According to some estimates, the video game virtual goods market is worth $50 billion. These are gamers who might want to sell items in their inventory that they don’t need anymore or buy that one item that they need to take their game to the next level.
They would naturally like to have a system that can’t be shut down by a stuck-up owner of a centralized game and where they can count on other gamers to keep up their end of the bargain in any given transaction. These three ICOs can support the needs of gamers by making it easy to buy and sell virtual assets without the need to trust the other party. Here’s the Top 3 Altcoin ICO Tokens for Virtual Assets and Video Game Developers.
Gameflip encourages the development of games in which gamers can buy and sell items at will. Imagine that you’ve been playing Game of War and maybe would like to get some of your money back by selling items you don’t need to other players.
Would a relatively new player be willing to buy those leftover Heroic Chalices now that your hero is at a high enough level that you don’t need them anymore?
If Game of War operated on a system like Gameflip, it would be easy to just dump unused items on other players who are willing to pay for them.
Game developers don’t need to lose out in such a scenario because they can gain access to new revenue streams with a platform like this. They can make use of free and open-source SDKs to make new tools available to users.
How will the proceeds from Gameflip’s ICO be used? According to the website’s charts, 40% will be used for project development, 30% for marketing, 15% for partnerships, and 15% for general overhead expenses and administration.
Digi Token can be used for buying and selling items for games, but doesn’t limit itself to just games. It can be used to buy and sell digital items and services of all sorts.
The Digi team does intend to partner with exchanges, so you could dump your tokens on your favorite exchange when that happens. But if there’s some work you’ve been wanting to get done, why go through all the trouble and deal with the exchanges that take a cut of every trade when you could simply hire somebody who might be willing to work for Digi Tokens?
Regardless of whether you need a few articles written or just want an extra set of eyeballs to help you debug a new game, you could theoretically hire somebody to help you with that on the Digi system.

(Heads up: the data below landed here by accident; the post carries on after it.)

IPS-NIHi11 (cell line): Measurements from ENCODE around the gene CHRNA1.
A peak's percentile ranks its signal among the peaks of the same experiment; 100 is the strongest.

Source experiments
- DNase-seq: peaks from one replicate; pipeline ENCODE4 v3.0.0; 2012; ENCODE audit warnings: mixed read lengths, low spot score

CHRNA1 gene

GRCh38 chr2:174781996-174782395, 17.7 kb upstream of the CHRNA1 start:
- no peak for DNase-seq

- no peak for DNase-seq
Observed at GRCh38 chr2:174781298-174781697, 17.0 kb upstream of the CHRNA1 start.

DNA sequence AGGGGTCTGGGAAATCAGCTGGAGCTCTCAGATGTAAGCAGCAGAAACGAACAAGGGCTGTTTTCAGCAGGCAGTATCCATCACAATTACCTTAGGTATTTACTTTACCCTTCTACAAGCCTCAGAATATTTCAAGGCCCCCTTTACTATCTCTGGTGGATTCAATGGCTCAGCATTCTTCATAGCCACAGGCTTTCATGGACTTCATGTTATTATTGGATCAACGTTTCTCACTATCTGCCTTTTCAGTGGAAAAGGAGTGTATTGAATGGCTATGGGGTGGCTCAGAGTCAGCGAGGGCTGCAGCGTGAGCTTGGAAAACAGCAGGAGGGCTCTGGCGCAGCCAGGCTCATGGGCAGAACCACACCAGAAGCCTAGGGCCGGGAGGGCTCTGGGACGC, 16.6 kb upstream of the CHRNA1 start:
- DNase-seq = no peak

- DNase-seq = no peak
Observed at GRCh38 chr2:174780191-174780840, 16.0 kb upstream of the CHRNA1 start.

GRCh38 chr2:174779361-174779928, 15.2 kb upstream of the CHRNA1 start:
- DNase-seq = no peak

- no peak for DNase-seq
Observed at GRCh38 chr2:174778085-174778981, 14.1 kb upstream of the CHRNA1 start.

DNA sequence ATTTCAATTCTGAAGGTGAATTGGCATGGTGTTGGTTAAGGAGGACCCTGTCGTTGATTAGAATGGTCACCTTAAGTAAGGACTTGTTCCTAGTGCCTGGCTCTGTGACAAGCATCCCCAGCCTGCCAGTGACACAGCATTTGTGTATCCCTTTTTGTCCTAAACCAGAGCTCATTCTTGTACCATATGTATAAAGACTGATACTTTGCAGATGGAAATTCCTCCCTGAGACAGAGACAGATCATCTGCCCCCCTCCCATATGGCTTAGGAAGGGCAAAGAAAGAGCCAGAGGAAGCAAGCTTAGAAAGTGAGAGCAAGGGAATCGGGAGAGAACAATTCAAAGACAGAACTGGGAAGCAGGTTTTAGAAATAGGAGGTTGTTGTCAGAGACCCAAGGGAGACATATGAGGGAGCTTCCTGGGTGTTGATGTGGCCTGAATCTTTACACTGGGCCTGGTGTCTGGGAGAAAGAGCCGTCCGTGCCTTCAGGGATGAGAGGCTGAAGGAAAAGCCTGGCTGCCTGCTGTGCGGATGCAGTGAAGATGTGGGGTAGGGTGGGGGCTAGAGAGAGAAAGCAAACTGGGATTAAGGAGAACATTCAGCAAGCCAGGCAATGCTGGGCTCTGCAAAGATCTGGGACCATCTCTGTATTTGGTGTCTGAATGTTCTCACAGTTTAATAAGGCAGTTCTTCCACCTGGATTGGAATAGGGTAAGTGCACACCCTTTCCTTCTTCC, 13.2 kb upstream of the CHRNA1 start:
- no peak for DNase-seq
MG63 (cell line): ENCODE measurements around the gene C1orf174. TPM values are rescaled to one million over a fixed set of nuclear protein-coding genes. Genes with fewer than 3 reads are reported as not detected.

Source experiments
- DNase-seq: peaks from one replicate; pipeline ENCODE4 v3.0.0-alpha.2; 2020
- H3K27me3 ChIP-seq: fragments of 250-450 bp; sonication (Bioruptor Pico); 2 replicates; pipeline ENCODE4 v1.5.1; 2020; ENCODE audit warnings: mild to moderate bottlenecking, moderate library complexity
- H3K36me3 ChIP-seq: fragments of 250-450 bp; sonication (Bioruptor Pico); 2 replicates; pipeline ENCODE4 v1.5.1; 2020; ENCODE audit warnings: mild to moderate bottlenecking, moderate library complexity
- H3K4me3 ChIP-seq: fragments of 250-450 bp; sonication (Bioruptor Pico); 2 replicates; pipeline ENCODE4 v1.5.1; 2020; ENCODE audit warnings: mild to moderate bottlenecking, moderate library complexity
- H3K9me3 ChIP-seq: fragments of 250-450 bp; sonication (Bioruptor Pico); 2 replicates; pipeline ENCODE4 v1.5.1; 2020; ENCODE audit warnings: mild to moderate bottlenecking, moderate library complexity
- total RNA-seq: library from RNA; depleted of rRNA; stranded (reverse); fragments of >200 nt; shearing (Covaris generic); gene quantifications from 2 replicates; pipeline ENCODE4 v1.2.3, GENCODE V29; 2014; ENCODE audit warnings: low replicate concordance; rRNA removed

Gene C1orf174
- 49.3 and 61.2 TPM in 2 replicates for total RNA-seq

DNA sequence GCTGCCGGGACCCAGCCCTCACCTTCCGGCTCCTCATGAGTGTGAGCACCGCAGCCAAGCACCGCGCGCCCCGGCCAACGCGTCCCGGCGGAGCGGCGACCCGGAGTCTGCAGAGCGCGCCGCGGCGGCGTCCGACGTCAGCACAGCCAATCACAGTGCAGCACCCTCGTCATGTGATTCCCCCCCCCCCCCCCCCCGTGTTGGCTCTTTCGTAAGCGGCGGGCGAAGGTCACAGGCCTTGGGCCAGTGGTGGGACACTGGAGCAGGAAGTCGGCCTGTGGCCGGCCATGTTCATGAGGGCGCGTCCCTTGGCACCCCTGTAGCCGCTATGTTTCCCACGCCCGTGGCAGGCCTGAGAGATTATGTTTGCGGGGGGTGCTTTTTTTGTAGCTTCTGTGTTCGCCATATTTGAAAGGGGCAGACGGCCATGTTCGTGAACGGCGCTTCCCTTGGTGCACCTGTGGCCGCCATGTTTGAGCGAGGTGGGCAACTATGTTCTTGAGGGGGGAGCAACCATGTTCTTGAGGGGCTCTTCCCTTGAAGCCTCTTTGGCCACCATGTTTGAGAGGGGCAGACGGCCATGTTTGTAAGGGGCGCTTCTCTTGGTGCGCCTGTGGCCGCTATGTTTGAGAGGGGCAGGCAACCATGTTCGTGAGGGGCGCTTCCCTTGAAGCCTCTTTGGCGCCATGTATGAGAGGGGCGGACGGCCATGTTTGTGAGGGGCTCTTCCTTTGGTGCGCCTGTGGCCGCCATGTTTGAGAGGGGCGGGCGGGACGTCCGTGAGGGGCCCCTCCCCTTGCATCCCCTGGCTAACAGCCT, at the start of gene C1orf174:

If I had to make a nitpick here, it’s that Digi sort of comes off as the ICO version of all those shitcoin creators who would get their cryptocurrencies on exchanges, dump their holdings, and then vanish.
There’s a roadmap but no guarantee that it will actually be followed. The team seems to push the fact that they intend to get on the exchanges just a little too much. There’s no sign that investors would be buying actual shares of Digi when they buy tokens. So I’d definitely issue a caveat emptor on this one.
WAX is an interesting platform that promises to decentralize the process of creating virtual stores where virtual assets can be bought and sold. It promises an escrow system, liquidity through quickly and easily connecting buyers and sellers, and the ability to make large and complex marketplaces look seamless.
The number one thing that WAX promises is a solution to the localized supply and demand imbalances that regional exchanges create. With WAX, a gamer in the United States could theoretically buy a component that he needs for a new weapon from a gamer in China.
Got some virtual assets you want to dump? WAX does make it easy to create a virtual store where gamers can simply list the items they aren’t using anymore.
If I had to make a nitpick here, it’s that it would be nice for gamers to list the equivalent of “wanted” ads listing the items that they would be willing to buy and also have a system by which buyers and sellers can negotiate a price that both parties in a transaction can live with. I also hope that WAX includes a directory and a search feature to make it easy for buyers to find sellers that have an item they want.
So these three ICOs promise to bootstrap Ethereum to meet the obvious idea that gamers might be attracted to decentralized virtual currencies and safe buying and selling of digital assets if they can put aside their traditional dislike of cryptocurrency insiders who drove up the price of graphics cards by buying a lot of them for Bitcoin and Litecoin mining.
Are they legit? It will help to balance the $50 billion market in “secondhand” virtual assets with the fact that people have been burned by ICOs before. But two out of the three of these ICOs do look like they might be worth investing in if you’re willing to take the chance of getting on the ground floor of decentralized virtual asset marketplaces.
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